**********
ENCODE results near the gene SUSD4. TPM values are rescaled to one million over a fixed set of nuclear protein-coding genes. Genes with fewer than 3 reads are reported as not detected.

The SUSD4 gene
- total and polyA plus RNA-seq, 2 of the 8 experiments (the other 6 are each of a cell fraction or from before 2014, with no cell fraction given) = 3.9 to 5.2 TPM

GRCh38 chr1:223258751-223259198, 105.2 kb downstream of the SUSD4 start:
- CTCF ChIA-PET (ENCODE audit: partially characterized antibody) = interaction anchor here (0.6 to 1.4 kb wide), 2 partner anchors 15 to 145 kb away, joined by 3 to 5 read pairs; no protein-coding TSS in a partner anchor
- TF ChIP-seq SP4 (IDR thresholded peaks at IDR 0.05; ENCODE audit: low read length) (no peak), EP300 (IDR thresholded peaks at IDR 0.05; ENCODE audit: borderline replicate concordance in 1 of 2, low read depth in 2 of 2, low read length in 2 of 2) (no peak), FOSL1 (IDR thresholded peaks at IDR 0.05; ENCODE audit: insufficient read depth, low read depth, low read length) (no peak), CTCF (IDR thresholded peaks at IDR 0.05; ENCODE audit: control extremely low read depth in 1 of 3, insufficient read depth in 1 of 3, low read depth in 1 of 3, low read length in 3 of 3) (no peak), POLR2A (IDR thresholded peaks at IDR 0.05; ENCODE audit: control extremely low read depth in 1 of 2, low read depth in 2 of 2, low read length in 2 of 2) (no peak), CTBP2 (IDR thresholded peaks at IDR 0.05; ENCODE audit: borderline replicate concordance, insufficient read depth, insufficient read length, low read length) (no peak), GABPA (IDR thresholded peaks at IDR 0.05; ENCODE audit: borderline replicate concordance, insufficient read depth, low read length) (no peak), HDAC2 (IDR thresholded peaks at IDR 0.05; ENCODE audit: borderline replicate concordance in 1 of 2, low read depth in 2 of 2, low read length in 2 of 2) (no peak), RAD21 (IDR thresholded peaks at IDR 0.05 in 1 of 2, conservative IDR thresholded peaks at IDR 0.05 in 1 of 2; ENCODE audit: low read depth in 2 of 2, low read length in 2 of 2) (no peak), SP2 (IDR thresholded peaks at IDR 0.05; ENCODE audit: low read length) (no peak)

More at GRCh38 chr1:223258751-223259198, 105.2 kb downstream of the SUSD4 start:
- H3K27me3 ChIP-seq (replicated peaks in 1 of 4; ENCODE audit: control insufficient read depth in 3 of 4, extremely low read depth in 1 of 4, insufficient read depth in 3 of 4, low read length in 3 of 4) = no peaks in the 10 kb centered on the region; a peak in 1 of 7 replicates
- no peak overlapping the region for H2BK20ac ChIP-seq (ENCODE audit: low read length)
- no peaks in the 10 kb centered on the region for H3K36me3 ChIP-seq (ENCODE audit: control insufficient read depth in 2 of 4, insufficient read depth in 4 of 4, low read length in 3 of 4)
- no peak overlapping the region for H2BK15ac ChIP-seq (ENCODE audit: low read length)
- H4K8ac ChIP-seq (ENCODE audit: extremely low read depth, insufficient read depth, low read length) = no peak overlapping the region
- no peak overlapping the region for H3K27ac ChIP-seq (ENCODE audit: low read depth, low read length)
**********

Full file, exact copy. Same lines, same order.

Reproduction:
ENCODE results near the gene SUSD4. TPM values are rescaled to one million over a fixed set of nuclear protein-coding genes. Genes with fewer than 3 reads are reported as not detected.

The SUSD4 gene
- total and polyA plus RNA-seq, 2 of the 8 experiments (the other 6 are each of a cell fraction or from before 2014, with no cell fraction given) = 3.9 to 5.2 TPM

GRCh38 chr1:223258751-223259198, 105.2 kb downstream of the SUSD4 start:
- CTCF ChIA-PET (ENCODE audit: partially characterized antibody) = interaction anchor here (0.6 to 1.4 kb wide), 2 partner anchors 15 to 145 kb away, joined by 3 to 5 read pairs; no protein-coding TSS in a partner anchor
- TF ChIP-seq SP4 (IDR thresholded peaks at IDR 0.05; ENCODE audit: low read length) (no peak), EP300 (IDR thresholded peaks at IDR 0.05; ENCODE audit: borderline replicate concordance in 1 of 2, low read depth in 2 of 2, low read length in 2 of 2) (no peak), FOSL1 (IDR thresholded peaks at IDR 0.05; ENCODE audit: insufficient read depth, low read depth, low read length) (no peak), CTCF (IDR thresholded peaks at IDR 0.05; ENCODE audit: control extremely low read depth in 1 of 3, insufficient read depth in 1 of 3, low read depth in 1 of 3, low read length in 3 of 3) (no peak), POLR2A (IDR thresholded peaks at IDR 0.05; ENCODE audit: control extremely low read depth in 1 of 2, low read depth in 2 of 2, low read length in 2 of 2) (no peak), CTBP2 (IDR thresholded peaks at IDR 0.05; ENCODE audit: borderline replicate concordance, insufficient read depth, insufficient read length, low read length) (no peak), GABPA (IDR thresholded peaks at IDR 0.05; ENCODE audit: borderline replicate concordance, insufficient read depth, low read length) (no peak), HDAC2 (IDR thresholded peaks at IDR 0.05; ENCODE audit: borderline replicate concordance in 1 of 2, low read depth in 2 of 2, low read length in 2 of 2) (no peak), RAD21 (IDR thresholded peaks at IDR 0.05 in 1 of 2, conservative IDR thresholded peaks at IDR 0.05 in 1 of 2; ENCODE audit: low read depth in 2 of 2, low read length in 2 of 2) (no peak), SP2 (IDR thresholded peaks at IDR 0.05; ENCODE audit: low read length) (no peak)

More at GRCh38 chr1:223258751-223259198, 105.2 kb downstream of the SUSD4 start:
- H3K27me3 ChIP-seq (replicated peaks in 1 of 4; ENCODE audit: control insufficient read depth in 3 of 4, extremely low read depth in 1 of 4, insufficient read depth in 3 of 4, low read length in 3 of 4) = no peaks in the 10 kb centered on the region; a peak in 1 of 7 replicates
- no peak overlapping the region for H2BK20ac ChIP-seq (ENCODE audit: low read length)
- no peaks in the 10 kb centered on the region for H3K36me3 ChIP-seq (ENCODE audit: control insufficient read depth in 2 of 4, insufficient read depth in 4 of 4, low read length in 3 of 4)
- no peak overlapping the region for H2BK15ac ChIP-seq (ENCODE audit: low read length)
- H4K8ac ChIP-seq (ENCODE audit: extremely low read depth, insufficient read depth, low read length) = no peak overlapping the region
- no peak overlapping the region for H3K27ac ChIP-seq (ENCODE audit: low read depth, low read length)